Is Extraterrestrial Life More a Dream Than a Real Possibility?

Illustration for article titled Is Extraterrestrial Life More a Dream Than a Real Possibility?

There is no getting around the fact that a lot of people would be very excited if extraterrestrial life existed. But while plenty of scientists are working hard to find it, others aren't as convinced—and a team of Princeton physicists has gone as far as publishing an academic article explaining exactly why they think we're all living in a fantasy land.


In the Proceedings of the National Academy of Sciences Edwin Turner and David Spiegel, two astrophysicists from Princeton, analyze what is known about the likelihood of life on other planets using Bayesian analysis. They weigh up how many of our existing scientific conclusions about life on other planets stem from actual, real data, and how many come from the prior assumptions of scientists.

Their analysis points out that our expectations of life cropping up on other planets tend to rest on the assumption that it is only possible on other planets under the same conditions that allowed life to flourish on Earth. Sadly, our current knowledge of other planets in the universe tends to suggest Earth is a "cosmic aberration where life took shape unusually fast".

That suggests that we're all being hopelessly fantastical in assuming that other life must exist. In Turner's words, speaking to R&D Magazine:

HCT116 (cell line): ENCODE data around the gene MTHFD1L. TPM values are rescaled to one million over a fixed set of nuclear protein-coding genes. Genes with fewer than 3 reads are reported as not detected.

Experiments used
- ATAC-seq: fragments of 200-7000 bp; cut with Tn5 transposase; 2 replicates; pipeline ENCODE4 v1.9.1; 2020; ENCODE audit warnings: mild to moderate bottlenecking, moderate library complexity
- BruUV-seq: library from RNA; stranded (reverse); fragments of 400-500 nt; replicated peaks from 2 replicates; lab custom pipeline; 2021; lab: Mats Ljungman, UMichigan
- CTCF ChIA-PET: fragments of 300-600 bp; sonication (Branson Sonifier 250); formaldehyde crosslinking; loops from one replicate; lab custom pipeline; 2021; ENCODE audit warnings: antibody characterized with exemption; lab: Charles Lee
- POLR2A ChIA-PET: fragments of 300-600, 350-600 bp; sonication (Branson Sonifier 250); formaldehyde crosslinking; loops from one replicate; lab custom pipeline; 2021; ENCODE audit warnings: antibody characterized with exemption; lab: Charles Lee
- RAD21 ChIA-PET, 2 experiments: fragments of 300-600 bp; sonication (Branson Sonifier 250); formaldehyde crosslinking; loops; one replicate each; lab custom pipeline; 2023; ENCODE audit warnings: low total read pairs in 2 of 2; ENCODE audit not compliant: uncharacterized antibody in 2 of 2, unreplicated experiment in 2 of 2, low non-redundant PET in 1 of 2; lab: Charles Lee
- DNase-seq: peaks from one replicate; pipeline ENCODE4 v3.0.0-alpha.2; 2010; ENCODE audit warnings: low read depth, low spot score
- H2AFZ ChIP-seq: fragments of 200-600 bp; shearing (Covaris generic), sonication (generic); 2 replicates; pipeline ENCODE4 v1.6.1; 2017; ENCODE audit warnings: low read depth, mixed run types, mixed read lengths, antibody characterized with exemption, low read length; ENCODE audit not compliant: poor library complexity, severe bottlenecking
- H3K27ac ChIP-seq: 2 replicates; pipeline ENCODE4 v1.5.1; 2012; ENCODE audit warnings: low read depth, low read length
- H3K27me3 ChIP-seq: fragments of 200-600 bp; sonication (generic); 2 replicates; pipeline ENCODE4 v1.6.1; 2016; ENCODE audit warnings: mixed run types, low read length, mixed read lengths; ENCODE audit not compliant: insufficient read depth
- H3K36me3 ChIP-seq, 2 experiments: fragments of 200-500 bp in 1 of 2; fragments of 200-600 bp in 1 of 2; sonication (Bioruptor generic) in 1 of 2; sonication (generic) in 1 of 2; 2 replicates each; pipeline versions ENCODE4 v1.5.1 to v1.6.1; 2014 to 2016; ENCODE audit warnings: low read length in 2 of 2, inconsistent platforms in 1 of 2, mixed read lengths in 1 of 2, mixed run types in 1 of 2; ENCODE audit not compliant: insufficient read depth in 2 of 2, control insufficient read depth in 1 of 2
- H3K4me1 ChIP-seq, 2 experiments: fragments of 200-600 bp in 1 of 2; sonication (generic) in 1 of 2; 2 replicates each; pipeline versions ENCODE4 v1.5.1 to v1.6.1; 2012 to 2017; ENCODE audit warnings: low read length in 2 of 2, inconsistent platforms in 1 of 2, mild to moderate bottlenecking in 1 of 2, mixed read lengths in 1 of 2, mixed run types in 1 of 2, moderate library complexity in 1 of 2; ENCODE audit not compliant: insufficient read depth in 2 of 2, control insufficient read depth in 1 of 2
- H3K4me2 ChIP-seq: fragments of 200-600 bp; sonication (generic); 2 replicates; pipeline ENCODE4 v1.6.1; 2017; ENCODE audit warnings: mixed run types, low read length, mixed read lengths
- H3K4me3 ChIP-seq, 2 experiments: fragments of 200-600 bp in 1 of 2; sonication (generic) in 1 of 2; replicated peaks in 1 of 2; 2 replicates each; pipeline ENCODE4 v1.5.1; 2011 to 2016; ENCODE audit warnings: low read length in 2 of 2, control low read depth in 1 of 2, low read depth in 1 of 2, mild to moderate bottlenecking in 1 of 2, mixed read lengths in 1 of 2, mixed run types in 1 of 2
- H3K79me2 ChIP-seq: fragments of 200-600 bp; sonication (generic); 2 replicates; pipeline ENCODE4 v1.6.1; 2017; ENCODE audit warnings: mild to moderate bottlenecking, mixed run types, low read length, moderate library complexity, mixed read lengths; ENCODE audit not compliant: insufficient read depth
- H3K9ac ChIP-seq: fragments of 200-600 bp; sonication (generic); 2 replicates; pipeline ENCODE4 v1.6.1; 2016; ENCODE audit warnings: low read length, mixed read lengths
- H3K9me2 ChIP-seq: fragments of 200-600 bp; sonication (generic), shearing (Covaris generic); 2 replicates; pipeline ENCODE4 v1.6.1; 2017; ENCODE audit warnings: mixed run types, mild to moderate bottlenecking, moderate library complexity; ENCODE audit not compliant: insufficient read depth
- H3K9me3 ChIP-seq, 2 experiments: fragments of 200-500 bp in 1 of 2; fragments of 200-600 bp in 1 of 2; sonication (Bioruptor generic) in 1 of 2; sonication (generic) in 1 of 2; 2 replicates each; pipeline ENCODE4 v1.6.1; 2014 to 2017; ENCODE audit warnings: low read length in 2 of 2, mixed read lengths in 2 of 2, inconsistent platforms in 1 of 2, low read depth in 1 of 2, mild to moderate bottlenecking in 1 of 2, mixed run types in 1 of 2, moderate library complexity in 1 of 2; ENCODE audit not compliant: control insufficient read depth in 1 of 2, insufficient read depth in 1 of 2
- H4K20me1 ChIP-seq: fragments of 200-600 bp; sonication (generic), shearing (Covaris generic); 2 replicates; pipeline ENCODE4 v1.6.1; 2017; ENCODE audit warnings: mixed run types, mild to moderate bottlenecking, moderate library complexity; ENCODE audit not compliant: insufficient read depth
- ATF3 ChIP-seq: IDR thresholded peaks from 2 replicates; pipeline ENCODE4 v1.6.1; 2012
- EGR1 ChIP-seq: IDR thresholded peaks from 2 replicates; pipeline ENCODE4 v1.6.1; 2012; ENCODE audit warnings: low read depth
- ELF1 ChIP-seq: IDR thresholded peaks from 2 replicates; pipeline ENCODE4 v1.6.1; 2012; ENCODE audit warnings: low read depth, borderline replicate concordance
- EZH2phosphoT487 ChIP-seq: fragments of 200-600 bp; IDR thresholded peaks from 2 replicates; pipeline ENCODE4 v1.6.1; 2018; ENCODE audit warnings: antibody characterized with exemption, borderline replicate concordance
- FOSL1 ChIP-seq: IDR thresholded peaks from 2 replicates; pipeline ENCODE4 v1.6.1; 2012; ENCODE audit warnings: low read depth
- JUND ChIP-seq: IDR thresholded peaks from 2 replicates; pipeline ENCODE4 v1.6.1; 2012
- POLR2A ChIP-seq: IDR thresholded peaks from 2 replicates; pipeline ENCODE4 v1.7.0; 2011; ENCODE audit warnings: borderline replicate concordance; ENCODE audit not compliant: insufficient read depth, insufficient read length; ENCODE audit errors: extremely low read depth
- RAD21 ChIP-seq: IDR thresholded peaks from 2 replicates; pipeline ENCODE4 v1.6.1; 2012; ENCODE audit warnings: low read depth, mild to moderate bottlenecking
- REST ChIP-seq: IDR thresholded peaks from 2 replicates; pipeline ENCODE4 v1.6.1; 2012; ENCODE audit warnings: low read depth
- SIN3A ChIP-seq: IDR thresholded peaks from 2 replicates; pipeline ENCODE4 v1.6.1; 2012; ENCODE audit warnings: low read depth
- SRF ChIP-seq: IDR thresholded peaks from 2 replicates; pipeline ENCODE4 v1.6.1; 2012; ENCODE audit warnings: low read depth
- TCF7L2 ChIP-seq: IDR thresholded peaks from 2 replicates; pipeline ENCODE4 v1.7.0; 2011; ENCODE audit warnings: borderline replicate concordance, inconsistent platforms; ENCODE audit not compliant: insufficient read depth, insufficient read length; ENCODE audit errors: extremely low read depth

"Fossil evidence suggests that life began very early in Earth's history and that has led people to determine that life might be quite common in the universe because it happened so quickly here, but the knowledge about life on Earth simply doesn't reveal much about the actual probability of life on other planets...

"Information about that probability comes largely from the assumptions scientists have going in, and some of the most optimistic conclusions have been based almost entirely on those assumptions..

"If scientists start out assuming that the chances of life existing on another planet as it does on Earth are large, then their results will be presented in a way that supports that likelihood. Our work is not a judgment, but an analysis of existing data that suggests the debate about the existence of life on other planets is framed largely by the prior assumptions of the participants."

Way to run the party, guys. Still, there is also some evidence we should remain hopeful. [PNAS via R&D Magazine]


Image by NASA



While I disagree that life may not be common in the universe, I do think "intelligent" life may be extremely rare.

We are going on the assumption that life started very early in Earth's development that life must be common...and I view this as a valid argument. There is nothing special about our solar system. It's composition is nothing out of the ordinary, our star is a typical long period yellow dwarf, and the only thing we have going for us our planet orbits in a position that allows for liquid water.

We won't know if life actually IS common until we find it somewhere else are can compare notes (I'd LOVE for a Europa mission to get moving — probably the best chance of finding other life), but from what we've observed, the system to get life started isn't very difficult—-just lengthy.

Now, as for intelligent was vanquished and restarted on Earth quite a few times. In the 4.6 billion years of Earth's existence, only one intelligent species has ever appeared: Hominids. And of that, the subset of homo-sapiens are the only ones that became intelligent enough to manipulate our environment. This suggests that either:

a) Intelligence is a fluke—perhaps even an unwanted flaw.

b) Intelligence is the pinnacle of any life's evolution (life keeps trying different combinations until it finds the right recipe for intelligence), but it takes an extremely long time to achieve.